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    How Loneliness Can Be a Serious Health Risk for Seniors

    Last updated 1 month ago

    Older age can set several major life changes into motion. Many elderly individuals retire from their careers, and some seniors may also experience medical conditions that limit their mobility. Both instances can make it more difficult for older people to interact with others or leave their homes. Recent research now indicates that the feeling of loneliness caused by these changes can lead to serious health risks. Continue reading to find out more.

    Physical Complications
    Though loneliness may begin as an emotion, it can eventually impact physical wellbeing. Studies show that the sensation of being lonely may negatively influence cardiovascular function. In particular, loneliness can bring on high blood pressure. This condition is associated with cardiovascular disease, the most prevalent health problem in the United States. High blood pressure can weaken the arterial walls and contribute to more severe heart and vascular concerns, such as heart attack, stroke, and heart failure. These medical events can make it even more challenging for seniors to maintain social connections, as they can lead to disability.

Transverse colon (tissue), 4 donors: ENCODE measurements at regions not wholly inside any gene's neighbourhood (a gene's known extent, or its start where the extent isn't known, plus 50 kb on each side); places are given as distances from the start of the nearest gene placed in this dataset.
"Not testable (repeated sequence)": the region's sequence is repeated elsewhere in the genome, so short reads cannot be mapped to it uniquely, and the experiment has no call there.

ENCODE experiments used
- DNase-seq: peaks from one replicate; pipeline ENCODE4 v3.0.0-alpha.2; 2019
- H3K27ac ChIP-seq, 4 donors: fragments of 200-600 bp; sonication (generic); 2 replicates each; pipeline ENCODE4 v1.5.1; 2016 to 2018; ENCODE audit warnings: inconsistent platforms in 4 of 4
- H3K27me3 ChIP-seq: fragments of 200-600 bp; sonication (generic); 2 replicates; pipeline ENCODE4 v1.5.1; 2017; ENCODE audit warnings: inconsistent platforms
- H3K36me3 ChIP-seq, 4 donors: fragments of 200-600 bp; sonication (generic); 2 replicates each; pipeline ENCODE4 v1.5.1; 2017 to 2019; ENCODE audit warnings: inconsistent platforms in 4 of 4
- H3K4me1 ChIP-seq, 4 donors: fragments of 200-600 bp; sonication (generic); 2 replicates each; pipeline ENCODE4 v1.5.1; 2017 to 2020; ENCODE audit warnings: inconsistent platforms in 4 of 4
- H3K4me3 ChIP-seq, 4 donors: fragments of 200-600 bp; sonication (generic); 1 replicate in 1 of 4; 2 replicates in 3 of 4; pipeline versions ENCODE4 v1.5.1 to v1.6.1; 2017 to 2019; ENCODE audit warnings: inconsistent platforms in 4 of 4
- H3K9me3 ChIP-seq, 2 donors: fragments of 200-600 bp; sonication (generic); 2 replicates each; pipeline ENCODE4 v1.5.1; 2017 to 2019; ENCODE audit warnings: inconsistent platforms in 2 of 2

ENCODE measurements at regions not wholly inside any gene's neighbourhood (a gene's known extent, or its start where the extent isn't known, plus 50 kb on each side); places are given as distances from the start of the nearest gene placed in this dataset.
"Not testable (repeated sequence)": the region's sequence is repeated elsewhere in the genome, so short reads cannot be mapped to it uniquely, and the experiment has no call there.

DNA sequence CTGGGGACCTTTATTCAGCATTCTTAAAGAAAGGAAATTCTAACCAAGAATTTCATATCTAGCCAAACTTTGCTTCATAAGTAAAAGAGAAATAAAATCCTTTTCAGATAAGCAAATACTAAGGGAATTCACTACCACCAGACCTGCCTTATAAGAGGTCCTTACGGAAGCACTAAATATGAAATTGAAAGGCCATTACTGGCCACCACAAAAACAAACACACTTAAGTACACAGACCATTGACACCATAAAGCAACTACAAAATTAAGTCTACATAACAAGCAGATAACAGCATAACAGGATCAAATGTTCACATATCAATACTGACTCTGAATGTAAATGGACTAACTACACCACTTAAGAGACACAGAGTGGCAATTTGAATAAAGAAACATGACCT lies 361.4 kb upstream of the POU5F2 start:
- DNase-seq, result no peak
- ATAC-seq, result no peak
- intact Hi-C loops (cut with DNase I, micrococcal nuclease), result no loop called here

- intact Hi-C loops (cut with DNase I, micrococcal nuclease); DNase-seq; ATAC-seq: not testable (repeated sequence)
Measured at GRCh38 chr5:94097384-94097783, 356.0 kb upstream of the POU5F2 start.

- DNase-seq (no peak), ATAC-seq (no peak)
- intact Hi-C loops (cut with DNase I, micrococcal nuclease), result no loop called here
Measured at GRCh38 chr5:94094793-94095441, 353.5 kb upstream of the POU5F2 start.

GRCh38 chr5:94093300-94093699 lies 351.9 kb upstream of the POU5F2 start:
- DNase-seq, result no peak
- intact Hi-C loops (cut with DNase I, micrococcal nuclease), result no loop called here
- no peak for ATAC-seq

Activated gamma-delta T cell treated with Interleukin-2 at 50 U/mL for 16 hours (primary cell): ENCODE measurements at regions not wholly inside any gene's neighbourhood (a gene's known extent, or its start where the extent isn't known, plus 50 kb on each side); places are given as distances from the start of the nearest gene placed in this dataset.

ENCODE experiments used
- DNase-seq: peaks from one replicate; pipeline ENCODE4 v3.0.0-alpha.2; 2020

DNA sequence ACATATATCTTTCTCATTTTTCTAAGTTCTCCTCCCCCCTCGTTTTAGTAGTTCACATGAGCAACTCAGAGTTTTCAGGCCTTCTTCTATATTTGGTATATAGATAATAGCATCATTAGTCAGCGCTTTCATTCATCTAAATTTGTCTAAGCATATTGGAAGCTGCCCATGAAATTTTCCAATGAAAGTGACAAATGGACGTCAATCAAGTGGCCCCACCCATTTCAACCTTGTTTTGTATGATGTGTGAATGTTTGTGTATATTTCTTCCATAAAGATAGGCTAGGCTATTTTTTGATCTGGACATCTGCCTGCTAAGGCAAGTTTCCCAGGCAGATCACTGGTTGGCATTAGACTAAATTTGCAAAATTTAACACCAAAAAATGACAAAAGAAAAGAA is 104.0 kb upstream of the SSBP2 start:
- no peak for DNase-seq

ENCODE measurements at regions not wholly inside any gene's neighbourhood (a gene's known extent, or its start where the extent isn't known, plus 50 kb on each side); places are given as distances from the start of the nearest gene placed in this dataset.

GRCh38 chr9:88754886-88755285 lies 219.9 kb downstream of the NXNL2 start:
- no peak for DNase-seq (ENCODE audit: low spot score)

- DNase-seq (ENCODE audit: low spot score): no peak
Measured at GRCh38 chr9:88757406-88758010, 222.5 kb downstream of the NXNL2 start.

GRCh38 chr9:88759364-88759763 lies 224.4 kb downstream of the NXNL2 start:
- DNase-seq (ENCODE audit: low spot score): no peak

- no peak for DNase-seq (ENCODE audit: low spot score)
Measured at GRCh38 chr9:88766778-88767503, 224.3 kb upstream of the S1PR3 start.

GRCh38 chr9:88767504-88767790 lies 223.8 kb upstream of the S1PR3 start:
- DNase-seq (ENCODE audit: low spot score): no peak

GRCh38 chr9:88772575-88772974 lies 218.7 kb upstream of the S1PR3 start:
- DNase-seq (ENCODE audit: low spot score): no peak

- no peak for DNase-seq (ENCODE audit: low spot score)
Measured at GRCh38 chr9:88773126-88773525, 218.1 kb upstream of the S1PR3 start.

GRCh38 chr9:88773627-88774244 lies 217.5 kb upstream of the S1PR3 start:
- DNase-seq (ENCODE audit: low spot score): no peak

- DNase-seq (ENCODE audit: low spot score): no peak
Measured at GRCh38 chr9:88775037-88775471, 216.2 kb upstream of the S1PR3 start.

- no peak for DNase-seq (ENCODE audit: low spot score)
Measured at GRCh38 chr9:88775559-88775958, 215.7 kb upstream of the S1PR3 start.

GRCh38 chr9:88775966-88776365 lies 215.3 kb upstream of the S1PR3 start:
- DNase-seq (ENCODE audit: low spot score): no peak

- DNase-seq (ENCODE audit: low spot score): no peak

Cognitive Side Effects
    Depression is a form of mental illness that can happen to anyone of any age. However, older individuals are often at an increased risk for this condition because of their high incidence of loneliness. This problem can complicate the issue of loneliness as well. In many cases, depression makes it difficult for sufferers to engage with others, and they may instead prefer to stay home. Some depressed individuals might also rely on medications or alcohol to alleviate their negative emotions. These responses to loneliness and depression can heighten the risk of other health dangers, including drug addiction and a propensity to self-harm.

    Jenkintown Comfort Keepers can see to it that your loved one gets the social stimulation she needs for a healthy senior life. Our friendly and experienced home care associates can offer the chance for your friend or family member to get out of the house and interact with others in meaningful ways. Call our Jenkintown office today at (267) 415-4047 for more information.

    Coping with the Different Stages of Alzheimer's Disease

    Last updated 1 month ago

    Alzheimer’s disease progressively takes away the health and independence of those it affects. For family caregivers, this can mean an increasingly significant investment of time, finances, and emotional resources to look after the needs of their loved ones. With information and preparation, though, loved ones can better understand how Alzheimer’s disease progresses and what they can do to make life safe and comfortable for those who suffer from it. Here are a few ways to help a person with Alzheimer’s disease cope with its different stages.

    Early Stage